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At the heart of general practice since 1960

1. Dr Richard Vautrey

New GPC chair

01 richard vautrey power50 2017 1

01 richard vautrey power50 2017 1

After a decade as the power behind the throne, the GPC chair says he is now the man to deliver change. Pulse’s photographer is asking Dr Vautrey to look happy. ‘There aren’t a lot of happy GP stories right now,’ Dr Vautrey replies, deadpan.

And this is a truth Dr Vautrey knows all too well. The new GPC chair, a member of the GPC since 2004 and deputy chair since 2012, is an accomplished media performer, regularly appearing on national TV and radio to explain the troubles in general practice.

He has a grasp of policy detail that no one else on the BMA’s GP Committee can match. For every subject Pulse throws at him – indemnity, the future of the QOF, the Carr-Hill formula – he has an informed answer. His 20-year experience as a medical politician means he is the definitive ‘safe pair of hands’.

However, as Pulse meets him for the first time since his election as GPC chair, he shows he can also be somewhat frustrating as an interviewee. He gives few indications of what his leadership will mean for grassroots GPs beyond the usual acknowledgements that ‘general practice is in crisis’ and statements about the decade of underinvestment.

Dr Vautrey won as the status quo candidate – perhaps surprisingly given the trend of recent world events such as Brexit and the US election. And while general practice could benefit from the stability the new chair can offer, some within the GPC are arguing for a bolder approach, with mumblings that he is ‘more of the same’.

But Dr Vautrey rejects the idea that he may not be the man to deliver the turnaround the profession needs. ‘We have brought about real changes: the scrapping of the avoiding unplanned admissions DES and CQC fees; making positive changes to sickness pay.’

But with increasing workload, recruitment issues, indemnity cost hikes and practices closing, is he willing to change course? ‘We need to step up the pace significantly,’ he firmly replies.

He has shown boldness in his first months at the helm, writing to all GPs to ask whether they would be willing to close their patient lists en masse, following a call from local leaders at the LMCs Conference this year.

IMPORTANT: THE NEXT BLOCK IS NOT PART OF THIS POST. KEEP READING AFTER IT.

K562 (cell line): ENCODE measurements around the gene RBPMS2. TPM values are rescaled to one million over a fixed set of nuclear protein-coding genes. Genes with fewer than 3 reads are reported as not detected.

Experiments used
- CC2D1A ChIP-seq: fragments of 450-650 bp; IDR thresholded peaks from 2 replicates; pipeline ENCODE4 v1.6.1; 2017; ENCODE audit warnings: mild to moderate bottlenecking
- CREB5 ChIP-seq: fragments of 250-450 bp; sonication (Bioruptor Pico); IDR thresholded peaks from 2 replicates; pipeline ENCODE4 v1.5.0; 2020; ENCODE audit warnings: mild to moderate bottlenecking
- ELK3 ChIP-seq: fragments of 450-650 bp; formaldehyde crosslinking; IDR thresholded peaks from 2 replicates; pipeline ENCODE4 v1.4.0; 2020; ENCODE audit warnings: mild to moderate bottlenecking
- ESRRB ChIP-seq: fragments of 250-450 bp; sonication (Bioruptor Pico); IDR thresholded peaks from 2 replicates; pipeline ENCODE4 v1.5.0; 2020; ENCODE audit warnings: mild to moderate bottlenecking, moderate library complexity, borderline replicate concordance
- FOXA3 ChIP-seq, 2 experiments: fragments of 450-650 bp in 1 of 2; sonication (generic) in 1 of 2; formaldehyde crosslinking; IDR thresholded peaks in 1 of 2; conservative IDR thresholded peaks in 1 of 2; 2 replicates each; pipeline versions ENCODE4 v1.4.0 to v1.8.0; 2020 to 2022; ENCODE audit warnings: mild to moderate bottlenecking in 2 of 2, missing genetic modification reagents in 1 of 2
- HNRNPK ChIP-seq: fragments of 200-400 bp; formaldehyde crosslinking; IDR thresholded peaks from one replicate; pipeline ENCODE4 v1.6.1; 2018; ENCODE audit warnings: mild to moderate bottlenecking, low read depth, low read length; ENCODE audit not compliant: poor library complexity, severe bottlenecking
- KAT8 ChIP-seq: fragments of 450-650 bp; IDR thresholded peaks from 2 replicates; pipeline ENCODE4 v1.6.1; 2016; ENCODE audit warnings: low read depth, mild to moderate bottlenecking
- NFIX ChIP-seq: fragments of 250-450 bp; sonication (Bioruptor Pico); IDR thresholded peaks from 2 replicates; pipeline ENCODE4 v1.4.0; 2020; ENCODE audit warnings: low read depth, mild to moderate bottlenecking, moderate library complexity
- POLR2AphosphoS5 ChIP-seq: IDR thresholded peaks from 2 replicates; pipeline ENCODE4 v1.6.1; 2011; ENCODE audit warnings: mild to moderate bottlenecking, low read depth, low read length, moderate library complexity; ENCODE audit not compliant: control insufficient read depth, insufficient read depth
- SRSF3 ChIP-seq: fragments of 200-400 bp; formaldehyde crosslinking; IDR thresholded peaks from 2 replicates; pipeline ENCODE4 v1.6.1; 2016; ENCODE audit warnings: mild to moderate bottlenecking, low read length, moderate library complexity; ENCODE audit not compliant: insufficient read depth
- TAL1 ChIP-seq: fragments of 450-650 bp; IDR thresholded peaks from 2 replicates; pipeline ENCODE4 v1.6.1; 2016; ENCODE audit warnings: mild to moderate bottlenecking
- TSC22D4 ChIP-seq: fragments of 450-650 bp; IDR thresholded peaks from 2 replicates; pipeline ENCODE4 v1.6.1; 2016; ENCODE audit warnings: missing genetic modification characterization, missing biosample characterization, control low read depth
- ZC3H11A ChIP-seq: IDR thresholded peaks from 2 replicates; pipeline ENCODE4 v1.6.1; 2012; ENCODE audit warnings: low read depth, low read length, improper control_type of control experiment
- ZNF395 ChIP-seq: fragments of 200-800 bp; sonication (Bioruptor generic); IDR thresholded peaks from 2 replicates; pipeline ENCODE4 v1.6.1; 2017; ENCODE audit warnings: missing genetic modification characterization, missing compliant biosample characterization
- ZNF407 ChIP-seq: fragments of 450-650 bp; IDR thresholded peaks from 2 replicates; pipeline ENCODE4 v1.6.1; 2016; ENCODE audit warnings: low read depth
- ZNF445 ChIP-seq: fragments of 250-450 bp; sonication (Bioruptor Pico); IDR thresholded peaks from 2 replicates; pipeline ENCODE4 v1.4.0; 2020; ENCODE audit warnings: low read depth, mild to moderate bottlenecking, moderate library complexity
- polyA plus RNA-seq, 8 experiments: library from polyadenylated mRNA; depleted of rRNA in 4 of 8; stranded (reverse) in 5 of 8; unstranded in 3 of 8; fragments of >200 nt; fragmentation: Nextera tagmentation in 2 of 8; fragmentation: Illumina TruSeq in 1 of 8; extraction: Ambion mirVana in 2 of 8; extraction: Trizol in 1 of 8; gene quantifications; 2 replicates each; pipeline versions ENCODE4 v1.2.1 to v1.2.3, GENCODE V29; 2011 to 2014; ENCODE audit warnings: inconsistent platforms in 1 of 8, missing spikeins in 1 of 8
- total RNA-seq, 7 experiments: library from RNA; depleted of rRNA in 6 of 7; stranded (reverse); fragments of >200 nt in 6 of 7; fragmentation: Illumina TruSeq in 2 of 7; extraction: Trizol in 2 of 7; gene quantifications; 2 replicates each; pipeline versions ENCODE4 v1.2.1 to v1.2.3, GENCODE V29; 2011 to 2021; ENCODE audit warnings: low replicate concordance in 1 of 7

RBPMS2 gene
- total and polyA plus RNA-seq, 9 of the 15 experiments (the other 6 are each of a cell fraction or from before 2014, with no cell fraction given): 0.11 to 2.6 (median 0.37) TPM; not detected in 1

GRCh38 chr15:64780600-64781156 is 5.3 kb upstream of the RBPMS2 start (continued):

But with characteristic caution he warns that, even if the survey of GPs shows support for action in principle, the profession must be ready to act. ‘What we don’t want is the situation we saw with the pensions dispute: large numbers of people said they were prepared to take action but when we pressed the button they didn’t.’ He knows this from personal experience, as he was unable to persuade even his own practice to take part.

Over the next few months Dr Vautrey will be stamping his authority on the profession, preparing a rebooted version of the BMA’s Urgent prescription for general practice– which included capping the number of consultations GPs will do in a day and the use of ‘primary care hubs’ for overflows of patients.

Ultimately, Dr Vautrey will be judged on whether such measures are implemented and how effective they are. As superheroes are often told: ‘With great power comes great responsibility.’

The new GPC chair on…

Potential industrial action

‘Whatever the ballot result, the Government and NHS England can’t ignore the fact that GPs around the UK, and in England particularly, are saying something’s got to give’

The QOF

‘The LMCs Conference wanted a retained but reformed QOF, and set the mandate for the GPC. But it’s a negotiation; we will wait and see what the results are’

Indemnity

‘There is a real risk that medical defence organisations will be forced to put up their rates to a level that will make it untenable for many GPs to work. If they do that, it will mean a winter crisis like no winter crisis we’ve had before’

Affecting change

‘We need to see a change of philosophy at government level so it genuinely invests properly in general practice’

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